Students often ask their Personal Tutors questions about their degree programme so that they can make informed choices. They might also seek guidance on how to develop study skills and prepare for assessment.
Quotes from IC student and PT
"She has been giving me essay writing tutorials and has wished me good luck for my exams."
"He knows his way around the Life Sciences degree as well as the concerns of a student pursuing it. This has helped me on several occasions as he is often my first port of call for any unfamiliar College matter."
"Find out about the programme they are studying so that you can give correct, useful and timely advice about:
- Locations of labs, lecture theatres, seminar rooms, teaching office etc.
- Compulsory courses and an overview of their content
- Optional courses and how they are selected
- Intercalated years (in industry, etc.) and degrees with a year in the Business School, including how to transfer on to /off of these
- Final year projects and how they are selected
- Dates of exams and resits
Much of this will be in their student handbook which you should refer them to." (Personal Tutor, Department of Life Sciences)
Personal Tutors might reasonably be expected to assist in these areas:
The more self-directed approach to study expected at university might be very unfamiliar to your tutees. They may also find that the study strategies that they had successfully applied in the past do not work at Imperial.
Opportunities to develop the required academic skills and practices should be embedded into the curriculum, so it is worth consulting your tutee’s programme handbook or finding out from the Programme Lead so that you can signpost this for your tutee. Or you might task your tutee with doing this.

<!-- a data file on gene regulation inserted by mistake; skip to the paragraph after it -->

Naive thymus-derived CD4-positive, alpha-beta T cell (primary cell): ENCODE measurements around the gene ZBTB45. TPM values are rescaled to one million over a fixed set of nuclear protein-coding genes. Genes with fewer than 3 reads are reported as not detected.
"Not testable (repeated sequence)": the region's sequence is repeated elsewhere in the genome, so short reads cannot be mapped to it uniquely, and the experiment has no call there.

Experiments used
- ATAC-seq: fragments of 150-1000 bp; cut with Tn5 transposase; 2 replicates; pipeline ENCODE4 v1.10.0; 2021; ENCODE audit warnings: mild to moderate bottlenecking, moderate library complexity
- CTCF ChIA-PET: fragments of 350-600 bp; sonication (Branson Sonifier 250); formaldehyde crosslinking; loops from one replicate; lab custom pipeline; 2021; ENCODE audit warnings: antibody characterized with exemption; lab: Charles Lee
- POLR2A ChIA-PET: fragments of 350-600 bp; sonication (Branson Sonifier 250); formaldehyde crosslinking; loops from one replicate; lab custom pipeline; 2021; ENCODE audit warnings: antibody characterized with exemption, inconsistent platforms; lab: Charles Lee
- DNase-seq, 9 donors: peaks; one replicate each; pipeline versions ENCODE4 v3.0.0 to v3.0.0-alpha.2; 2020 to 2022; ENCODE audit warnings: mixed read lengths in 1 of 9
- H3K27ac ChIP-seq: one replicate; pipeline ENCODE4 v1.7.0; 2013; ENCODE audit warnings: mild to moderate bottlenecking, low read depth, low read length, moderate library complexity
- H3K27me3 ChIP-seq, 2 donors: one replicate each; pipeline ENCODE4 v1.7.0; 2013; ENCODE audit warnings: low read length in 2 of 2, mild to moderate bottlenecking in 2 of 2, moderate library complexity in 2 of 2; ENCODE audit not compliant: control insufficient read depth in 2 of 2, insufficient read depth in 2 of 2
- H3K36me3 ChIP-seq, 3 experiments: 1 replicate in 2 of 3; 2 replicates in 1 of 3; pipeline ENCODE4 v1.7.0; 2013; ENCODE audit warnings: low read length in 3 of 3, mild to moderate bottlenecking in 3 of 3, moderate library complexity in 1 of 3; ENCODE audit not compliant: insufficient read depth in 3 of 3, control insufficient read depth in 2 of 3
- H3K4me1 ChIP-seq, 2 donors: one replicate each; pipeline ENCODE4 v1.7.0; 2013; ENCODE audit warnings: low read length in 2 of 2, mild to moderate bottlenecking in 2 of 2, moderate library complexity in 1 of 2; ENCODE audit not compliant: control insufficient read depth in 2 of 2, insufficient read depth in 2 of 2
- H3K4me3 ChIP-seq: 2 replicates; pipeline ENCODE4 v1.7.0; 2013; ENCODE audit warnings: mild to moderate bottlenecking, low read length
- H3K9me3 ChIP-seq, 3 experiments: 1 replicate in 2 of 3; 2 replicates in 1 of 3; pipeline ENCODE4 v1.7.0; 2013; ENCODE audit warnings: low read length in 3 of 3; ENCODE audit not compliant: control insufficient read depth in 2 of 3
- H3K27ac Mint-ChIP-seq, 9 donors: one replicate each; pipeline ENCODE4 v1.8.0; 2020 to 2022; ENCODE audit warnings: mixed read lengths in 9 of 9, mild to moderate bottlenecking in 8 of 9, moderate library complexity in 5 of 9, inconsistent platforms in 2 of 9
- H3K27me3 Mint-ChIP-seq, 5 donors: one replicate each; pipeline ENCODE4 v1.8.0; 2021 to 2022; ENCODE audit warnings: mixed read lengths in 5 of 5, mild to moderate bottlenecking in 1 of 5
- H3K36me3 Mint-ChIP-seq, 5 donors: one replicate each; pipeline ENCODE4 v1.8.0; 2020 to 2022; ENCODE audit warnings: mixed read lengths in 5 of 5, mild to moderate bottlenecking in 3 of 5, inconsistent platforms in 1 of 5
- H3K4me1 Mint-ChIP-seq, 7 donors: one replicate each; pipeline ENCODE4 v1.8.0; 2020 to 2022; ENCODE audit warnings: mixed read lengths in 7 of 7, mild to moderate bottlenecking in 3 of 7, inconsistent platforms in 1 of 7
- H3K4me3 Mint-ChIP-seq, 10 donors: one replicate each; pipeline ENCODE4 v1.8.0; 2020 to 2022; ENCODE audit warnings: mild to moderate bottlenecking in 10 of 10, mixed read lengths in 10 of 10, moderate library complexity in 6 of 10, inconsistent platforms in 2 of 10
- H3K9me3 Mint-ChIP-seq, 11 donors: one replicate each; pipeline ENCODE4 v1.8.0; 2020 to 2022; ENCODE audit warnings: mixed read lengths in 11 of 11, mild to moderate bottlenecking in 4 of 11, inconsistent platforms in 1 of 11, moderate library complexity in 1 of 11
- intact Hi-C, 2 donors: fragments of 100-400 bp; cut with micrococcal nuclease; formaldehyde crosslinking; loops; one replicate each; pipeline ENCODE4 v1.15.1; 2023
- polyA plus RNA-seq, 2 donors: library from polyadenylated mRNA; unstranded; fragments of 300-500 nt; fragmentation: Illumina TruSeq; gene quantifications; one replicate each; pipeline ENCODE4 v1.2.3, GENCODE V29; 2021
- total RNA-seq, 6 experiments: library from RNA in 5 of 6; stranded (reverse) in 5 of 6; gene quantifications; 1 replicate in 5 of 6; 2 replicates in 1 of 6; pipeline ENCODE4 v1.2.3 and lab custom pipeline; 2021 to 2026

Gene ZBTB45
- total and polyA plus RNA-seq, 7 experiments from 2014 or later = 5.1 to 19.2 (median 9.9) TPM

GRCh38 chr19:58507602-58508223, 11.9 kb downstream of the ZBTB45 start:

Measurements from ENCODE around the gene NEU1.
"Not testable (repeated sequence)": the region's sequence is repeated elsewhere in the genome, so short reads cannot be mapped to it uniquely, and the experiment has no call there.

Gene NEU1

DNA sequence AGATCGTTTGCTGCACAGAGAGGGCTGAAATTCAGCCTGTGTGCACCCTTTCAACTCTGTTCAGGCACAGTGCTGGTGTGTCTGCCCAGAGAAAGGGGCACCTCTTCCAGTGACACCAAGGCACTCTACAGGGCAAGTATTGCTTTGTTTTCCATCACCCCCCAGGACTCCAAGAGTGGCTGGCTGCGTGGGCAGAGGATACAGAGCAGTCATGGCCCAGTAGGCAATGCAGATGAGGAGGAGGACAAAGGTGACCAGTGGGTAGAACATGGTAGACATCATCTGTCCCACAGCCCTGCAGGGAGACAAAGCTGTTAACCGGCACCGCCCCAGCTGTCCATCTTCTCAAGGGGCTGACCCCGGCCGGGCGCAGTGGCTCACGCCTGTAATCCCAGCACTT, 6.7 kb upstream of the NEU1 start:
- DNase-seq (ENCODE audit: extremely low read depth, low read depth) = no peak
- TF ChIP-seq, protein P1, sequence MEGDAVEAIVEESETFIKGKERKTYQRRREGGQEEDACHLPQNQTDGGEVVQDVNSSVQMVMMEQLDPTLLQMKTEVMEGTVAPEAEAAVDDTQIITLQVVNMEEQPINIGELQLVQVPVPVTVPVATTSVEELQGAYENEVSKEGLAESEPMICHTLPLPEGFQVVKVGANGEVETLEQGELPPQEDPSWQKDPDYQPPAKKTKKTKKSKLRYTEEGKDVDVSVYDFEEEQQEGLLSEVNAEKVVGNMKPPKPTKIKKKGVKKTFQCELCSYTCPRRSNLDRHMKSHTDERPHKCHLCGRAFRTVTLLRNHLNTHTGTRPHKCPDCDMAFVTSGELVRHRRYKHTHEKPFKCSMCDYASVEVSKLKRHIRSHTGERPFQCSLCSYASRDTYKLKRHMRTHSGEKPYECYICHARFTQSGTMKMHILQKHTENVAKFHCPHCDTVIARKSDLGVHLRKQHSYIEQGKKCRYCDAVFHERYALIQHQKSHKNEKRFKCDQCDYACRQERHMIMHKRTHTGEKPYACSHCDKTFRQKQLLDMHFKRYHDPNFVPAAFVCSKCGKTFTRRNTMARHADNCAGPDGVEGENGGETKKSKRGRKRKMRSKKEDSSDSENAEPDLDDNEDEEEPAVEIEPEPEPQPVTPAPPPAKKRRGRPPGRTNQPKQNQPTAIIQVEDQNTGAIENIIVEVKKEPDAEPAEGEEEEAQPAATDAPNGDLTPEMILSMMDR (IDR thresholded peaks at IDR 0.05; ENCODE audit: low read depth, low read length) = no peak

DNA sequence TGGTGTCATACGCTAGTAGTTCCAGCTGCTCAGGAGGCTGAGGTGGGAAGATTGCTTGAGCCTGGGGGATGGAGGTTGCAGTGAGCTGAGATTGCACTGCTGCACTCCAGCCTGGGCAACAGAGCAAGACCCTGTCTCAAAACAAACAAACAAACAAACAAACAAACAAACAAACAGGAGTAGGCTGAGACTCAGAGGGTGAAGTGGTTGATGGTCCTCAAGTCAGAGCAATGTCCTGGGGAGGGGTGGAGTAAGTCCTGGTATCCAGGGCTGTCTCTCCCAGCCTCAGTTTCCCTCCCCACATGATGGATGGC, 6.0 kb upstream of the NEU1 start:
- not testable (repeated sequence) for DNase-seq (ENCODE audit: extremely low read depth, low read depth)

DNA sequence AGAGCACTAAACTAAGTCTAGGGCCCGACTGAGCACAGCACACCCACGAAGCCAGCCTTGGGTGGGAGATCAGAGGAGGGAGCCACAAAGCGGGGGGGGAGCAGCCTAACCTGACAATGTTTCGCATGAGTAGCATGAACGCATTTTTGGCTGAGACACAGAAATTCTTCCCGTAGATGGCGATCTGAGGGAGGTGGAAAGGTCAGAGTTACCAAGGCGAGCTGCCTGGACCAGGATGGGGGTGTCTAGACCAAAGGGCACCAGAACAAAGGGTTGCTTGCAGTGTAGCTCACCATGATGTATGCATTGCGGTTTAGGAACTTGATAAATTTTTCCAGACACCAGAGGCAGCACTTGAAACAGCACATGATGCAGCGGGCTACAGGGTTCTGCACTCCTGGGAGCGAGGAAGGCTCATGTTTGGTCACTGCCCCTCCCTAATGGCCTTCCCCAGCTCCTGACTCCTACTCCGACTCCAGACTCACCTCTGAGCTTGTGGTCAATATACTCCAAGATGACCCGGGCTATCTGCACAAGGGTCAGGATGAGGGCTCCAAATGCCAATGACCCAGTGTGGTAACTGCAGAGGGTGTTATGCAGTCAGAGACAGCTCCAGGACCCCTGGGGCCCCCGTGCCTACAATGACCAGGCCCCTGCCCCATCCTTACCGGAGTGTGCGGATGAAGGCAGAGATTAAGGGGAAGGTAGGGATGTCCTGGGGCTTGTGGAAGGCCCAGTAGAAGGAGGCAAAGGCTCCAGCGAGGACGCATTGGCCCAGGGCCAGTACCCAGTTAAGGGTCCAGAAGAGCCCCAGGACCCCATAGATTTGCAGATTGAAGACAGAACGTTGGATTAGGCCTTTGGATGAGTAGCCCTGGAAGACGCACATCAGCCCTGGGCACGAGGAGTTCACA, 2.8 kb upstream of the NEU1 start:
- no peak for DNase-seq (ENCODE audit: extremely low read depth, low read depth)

Advise students on appropriate learning strategies, time management, drawing up study plans, note taking in lectures, how to research a topic and how to go about writing a report or essay. Direct students to the Success Guide for comprehensive ideas on learning at university.
LearnHigher is a university sector-wide website offering resources to staff and students to support the development of skills and practices necessary for learning at university.
Imperial Student Space offers advice on the many social, emotional and practical issues which can impact on learning and studying, as well as suggesting ways for getting the most out of College.
The Graduate School offers a suite of Professional Skills courses to assist postgraduate students in their studies and beyond.
"Know about the course that they are studying especially the assessments because these are the biggest sources of anxiety." (Personal Tutor, Faculty of Medicine)
Advise students on preparing for assessment. This might include:
- Making them aware of the purpose of assessment and feedback at Imperial and how this might be different from school, college or other universities. The Imperial Success Guide offers a useful overview.